TOLEDO, Ohio - When a flotilla of pontoon and fishing boats decked out with "Trump 2020” flags cruised past him this summer, Dale Fullenkamp got an idea.
“I figured I don’t have a boat, but I do have a tractor,” he said.
Soon he was leading nearly 300 combines and tractors pulling hay wagons and manure spreaders through the western Ohio village of Fort Recovery, one of many parades nationwide organized by a swell of grassroots supporters for President Donald Trump.
“I’ve never done anything like this before,” said Fullenkamp, a 19-year-old who graduated from high school just last spring. “I thought it’d be just me and my buddies.”
These Trump parades — whether by boat, pickup truck or tractor — have become a show of strength for the president's supporters and a way to make themselves visible in a year when the coronavirus pandemic has upended traditional campaigning and put a stop to huge arena rallies and picnic fundraisers.
Thousands of cars, minivans and motorcycles on Saturday jammed the interstate circling Cincinnati and many more road rallies were held around the U.S. Another dozen are on tap for the campaign's final week in Ohio alone.
Campaign strategists and analysts say the parades are a reflection of the president’s populist appeal, but they have varying thoughts on whether they will help his chances of winning.
Some think they’re revealing an underestimated amount of enthusiasm for the president and buoying his fans in the face of polls showing him trailing in many battleground states, while others dismiss the parades as window dressing.
“They are enthusiastic in ways I haven’t seen,” said Pennsylvania-based Republican political strategist Charles Gerow. “These are people who feel they haven’t been taking seriously, and they want to make a strong and visible statement.”
Trump campaign officials say they’ve had almost no involvement in the parades, but they gleefully point out that their Democratic opponents aren’t seeing the same groundswell when it comes to parades for Joe Biden — much like Trump himself likes to mock and contrast the size of his rallies with Biden’s socially distanced gatherings.
Campaign field offices have seen that the parades are bringing in new volunteers to help with get-out-the-vote efforts, said Daniel Lusheck, a spokesman for the Trump campaign in Ohio.
“It’s very organic in nature, but it’s really driving the enthusiasm on the ground,” he said.
Trump, too, has noticed, saying at a rally in Florida this summer that “nobody has seen anything like it, ever. And we have that in many other states with boaters and bikers and everybody.”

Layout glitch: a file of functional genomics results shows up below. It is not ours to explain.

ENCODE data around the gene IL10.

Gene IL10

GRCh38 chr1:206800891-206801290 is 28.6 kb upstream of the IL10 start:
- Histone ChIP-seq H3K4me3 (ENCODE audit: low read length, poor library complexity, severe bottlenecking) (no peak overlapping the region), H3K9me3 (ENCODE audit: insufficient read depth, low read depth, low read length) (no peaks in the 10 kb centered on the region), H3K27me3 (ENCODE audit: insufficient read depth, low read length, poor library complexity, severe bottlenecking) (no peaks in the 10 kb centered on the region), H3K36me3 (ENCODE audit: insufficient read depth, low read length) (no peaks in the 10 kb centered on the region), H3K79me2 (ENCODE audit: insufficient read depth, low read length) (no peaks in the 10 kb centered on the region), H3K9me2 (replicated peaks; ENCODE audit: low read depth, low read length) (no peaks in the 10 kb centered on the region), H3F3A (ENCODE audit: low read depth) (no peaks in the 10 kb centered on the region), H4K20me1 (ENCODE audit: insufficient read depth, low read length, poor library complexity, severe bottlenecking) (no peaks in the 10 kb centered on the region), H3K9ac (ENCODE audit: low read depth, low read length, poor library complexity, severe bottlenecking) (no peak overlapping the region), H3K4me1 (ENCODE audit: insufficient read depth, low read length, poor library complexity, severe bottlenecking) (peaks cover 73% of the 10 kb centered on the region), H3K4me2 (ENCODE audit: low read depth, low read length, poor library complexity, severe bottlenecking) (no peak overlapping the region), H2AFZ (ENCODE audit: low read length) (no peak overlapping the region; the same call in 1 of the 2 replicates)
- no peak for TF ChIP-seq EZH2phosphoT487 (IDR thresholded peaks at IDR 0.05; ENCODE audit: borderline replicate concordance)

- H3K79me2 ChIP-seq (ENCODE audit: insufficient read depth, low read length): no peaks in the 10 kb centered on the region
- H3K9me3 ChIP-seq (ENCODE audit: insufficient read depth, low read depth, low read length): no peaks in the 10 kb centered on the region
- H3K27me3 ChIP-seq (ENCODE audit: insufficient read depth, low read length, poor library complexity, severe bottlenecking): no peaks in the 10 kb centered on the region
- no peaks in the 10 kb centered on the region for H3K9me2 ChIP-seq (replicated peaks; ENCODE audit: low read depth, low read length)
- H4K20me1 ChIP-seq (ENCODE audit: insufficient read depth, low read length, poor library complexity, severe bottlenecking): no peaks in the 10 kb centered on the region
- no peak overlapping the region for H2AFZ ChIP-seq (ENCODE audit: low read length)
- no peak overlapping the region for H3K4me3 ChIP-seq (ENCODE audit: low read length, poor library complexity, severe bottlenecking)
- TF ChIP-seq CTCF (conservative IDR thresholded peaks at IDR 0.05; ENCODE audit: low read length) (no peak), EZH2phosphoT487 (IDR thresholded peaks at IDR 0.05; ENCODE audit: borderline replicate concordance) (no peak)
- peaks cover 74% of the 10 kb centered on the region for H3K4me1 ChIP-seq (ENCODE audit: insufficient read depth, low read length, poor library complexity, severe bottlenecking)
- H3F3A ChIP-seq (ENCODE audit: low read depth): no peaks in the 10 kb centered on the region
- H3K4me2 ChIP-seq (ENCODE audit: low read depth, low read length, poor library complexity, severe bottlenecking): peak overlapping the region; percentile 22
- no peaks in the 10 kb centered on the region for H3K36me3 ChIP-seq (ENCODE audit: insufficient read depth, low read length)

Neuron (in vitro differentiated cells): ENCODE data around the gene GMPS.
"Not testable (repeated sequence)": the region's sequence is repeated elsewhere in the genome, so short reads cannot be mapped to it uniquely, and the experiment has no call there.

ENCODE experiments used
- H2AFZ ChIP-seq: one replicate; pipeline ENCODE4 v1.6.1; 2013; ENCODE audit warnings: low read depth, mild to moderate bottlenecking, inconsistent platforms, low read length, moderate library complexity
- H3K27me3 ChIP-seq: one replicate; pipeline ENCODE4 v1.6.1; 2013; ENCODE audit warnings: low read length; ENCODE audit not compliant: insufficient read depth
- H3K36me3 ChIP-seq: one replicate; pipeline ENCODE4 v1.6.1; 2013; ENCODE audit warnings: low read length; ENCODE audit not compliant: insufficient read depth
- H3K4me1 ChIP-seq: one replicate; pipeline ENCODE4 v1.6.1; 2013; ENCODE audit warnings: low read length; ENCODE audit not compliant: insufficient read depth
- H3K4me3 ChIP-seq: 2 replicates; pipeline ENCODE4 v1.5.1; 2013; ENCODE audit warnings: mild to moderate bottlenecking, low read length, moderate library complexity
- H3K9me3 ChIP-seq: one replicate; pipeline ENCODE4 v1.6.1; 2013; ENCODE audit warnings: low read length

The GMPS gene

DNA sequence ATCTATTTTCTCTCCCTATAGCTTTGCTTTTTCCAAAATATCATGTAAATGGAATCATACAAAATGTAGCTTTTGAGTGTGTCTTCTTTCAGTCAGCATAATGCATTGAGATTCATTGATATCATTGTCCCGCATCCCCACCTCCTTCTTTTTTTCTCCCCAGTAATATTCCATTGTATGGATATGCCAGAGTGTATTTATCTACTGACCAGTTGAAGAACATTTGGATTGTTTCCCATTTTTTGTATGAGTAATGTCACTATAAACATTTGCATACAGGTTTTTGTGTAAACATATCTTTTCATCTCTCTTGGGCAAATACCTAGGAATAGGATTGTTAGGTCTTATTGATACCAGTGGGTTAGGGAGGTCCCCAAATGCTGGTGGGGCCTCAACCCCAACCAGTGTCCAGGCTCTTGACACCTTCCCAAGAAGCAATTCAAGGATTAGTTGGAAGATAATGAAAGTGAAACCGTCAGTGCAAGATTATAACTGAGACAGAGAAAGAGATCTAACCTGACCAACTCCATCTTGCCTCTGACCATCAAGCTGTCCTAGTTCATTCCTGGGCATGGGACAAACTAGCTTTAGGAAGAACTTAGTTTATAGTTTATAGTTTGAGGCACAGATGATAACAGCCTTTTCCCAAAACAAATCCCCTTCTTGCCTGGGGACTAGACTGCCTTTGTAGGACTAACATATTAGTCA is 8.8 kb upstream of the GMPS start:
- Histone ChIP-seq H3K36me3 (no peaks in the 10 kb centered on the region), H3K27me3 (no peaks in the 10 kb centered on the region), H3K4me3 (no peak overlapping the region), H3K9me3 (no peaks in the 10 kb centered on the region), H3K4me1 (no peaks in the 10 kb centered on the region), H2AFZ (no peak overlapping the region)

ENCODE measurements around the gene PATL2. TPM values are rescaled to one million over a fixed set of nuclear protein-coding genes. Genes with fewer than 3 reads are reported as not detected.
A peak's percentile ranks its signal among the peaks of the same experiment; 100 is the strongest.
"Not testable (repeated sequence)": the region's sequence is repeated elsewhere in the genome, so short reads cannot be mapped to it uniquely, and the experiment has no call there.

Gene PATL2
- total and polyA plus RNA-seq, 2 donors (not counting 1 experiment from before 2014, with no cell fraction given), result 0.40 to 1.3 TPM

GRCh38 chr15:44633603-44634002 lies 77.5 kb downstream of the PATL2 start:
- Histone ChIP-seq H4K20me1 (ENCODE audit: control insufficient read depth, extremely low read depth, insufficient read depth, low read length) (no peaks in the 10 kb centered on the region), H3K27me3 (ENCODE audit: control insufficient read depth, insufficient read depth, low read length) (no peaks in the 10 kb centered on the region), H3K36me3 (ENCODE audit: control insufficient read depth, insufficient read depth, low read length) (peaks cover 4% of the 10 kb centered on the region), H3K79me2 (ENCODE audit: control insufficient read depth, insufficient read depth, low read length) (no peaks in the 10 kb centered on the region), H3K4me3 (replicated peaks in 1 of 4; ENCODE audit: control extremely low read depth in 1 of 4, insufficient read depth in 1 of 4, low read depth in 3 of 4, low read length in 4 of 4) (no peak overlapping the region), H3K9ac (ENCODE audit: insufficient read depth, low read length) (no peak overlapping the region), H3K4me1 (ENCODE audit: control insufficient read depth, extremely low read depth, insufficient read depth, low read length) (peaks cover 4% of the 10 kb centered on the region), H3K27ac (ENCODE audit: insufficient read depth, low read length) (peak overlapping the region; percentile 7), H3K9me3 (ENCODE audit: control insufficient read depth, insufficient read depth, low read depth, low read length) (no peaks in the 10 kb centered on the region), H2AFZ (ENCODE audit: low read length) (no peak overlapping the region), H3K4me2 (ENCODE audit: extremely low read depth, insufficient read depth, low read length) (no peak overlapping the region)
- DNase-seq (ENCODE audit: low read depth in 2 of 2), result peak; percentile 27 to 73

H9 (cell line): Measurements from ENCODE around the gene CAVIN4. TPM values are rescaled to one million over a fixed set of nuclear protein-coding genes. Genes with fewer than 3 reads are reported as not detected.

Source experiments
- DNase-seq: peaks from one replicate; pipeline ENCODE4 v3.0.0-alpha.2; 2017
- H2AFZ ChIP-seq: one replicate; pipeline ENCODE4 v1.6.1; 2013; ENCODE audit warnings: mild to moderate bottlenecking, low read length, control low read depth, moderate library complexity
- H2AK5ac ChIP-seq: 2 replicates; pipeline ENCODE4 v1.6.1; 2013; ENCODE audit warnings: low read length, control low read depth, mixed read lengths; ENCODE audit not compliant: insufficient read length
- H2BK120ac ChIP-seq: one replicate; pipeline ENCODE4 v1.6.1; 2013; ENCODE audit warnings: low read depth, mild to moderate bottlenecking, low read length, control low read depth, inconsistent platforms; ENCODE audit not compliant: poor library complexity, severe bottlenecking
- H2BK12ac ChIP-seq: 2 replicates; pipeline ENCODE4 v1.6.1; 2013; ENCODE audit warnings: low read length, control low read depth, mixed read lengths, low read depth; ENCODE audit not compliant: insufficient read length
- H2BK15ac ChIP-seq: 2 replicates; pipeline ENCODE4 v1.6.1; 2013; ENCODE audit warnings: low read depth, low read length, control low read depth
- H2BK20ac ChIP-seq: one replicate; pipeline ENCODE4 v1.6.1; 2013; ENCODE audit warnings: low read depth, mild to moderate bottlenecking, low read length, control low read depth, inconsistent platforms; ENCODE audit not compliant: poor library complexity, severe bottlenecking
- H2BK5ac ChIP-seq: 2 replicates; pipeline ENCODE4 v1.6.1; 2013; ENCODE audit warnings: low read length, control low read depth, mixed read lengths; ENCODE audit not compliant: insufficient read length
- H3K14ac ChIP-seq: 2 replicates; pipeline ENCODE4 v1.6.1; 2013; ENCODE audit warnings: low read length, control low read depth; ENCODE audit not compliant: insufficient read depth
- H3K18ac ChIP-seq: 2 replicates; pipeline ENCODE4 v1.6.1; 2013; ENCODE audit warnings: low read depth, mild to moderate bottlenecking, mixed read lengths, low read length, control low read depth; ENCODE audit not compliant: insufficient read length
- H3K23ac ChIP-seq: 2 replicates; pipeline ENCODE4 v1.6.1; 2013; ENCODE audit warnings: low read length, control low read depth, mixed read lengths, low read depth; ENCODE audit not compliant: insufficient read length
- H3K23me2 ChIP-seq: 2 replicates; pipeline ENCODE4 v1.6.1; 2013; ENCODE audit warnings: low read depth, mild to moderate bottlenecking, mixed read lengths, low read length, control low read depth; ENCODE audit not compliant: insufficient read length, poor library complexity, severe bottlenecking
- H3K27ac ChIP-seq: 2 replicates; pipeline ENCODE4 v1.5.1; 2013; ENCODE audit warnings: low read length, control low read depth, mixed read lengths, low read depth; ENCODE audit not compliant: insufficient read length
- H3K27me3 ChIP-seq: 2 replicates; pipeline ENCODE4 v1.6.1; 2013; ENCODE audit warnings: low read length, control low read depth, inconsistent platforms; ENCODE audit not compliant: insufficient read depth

Parades and marches in the streets have had a place in American politics since the nation’s earliest days. Once a staple of campaigning in the 1800s, they eventually gave way to more effective ways of reaching the masses.
But campaigns big and small have been challenged to come up with anything clever this year because of the limitations imposed by the pandemic, said Brandon Scholz, a veteran GOP strategist in Wisconsin.
He thinks the parades are good for keeping Trump’s core supporters engaged but doubts they’re driving votes.
And they do get a lot of attention although it's not always positive — like the time in September when five boats sank during a Trump rally on a lake near Austin, Texas.
David Niven, a University of Cincinnati political scientist, agreed that the parades aren’t about spreading the message as much as they are reassuring the president’s backers with “a sea of Trump flags whether they’re on the road or the river.”
“If this were a normal election year we would have stadium rallies. There’d be so many different outlets for people to express themselves,” he said. “In the world of COVID, it's bumper stickers, tweets and boat parades.”
There’s definitely a high school pep rally feel to the Trump parades, with participants flying their colors and chanting in unison.
In eastern Tennessee, spectators in mid-October lined a 4-mile stretch of road through the town of Rutledge to cheer dozens of tractors, antique cars, motorcycles and all-terrain vehicles decorated with flags and banners celebrating the conservative cause.
“It was bigger than any Christmas parade we ever had,” said Mike Cameron, Grainger County’s GOP chairman. “And that’s the biggest thing that happens in Rutledge.”
Biden’s supporters have countered with a few car rallies of their own, but his campaign has stayed away from such events to avoid spreading the virus, running an almost entirely virtual strategy of reaching voters. The difference has been notable to Trump’s fans who are hosting and attending the parades.
“It’s really got to deject the other side,” said Blaise Greco, who organized a Trump parade near Hazleton, Pennsylvania, that drew more than 400 cars and motorcycles in early October. “Where’s their enthusiasm? Where’s their flags? Where’s their cars?”